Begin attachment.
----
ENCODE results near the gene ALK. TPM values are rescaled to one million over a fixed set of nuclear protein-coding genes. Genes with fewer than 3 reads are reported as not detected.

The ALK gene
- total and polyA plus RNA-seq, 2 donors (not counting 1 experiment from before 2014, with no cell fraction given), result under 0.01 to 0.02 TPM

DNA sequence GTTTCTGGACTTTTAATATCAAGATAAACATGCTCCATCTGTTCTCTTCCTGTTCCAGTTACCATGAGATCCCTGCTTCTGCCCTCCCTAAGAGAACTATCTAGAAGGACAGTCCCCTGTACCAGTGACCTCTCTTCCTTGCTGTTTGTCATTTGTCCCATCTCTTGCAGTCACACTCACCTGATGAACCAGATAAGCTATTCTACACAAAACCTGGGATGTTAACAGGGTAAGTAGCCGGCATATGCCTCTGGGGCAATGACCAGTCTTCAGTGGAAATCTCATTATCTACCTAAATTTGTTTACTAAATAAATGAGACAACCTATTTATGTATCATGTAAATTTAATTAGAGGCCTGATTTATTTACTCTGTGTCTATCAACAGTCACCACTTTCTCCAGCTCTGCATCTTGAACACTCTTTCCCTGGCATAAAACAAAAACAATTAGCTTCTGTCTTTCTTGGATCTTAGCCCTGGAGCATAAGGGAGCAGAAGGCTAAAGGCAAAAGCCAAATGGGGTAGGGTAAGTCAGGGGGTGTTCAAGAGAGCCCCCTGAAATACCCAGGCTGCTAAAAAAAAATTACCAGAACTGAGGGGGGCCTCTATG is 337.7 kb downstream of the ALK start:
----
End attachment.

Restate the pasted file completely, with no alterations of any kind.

ENCODE results near the gene ALK. TPM values are rescaled to one million over a fixed set of nuclear protein-coding genes. Genes with fewer than 3 reads are reported as not detected.

The ALK gene
- total and polyA plus RNA-seq, 2 donors (not counting 1 experiment from before 2014, with no cell fraction given), result under 0.01 to 0.02 TPM

DNA sequence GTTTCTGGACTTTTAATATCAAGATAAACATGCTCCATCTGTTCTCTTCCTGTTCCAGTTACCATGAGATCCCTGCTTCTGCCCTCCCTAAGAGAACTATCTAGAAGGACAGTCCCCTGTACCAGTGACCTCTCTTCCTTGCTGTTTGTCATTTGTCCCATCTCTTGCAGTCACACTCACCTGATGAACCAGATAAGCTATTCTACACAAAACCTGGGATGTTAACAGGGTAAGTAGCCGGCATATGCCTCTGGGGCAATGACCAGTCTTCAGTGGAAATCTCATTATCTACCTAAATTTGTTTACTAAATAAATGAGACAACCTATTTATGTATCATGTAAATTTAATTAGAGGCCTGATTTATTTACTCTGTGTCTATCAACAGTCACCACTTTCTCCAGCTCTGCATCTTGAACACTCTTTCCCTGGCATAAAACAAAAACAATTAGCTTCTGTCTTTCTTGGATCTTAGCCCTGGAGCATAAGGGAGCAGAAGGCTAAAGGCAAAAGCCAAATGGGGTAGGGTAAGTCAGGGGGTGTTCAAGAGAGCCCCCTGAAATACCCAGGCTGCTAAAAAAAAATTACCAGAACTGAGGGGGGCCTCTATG is 337.7 kb downstream of the ALK start: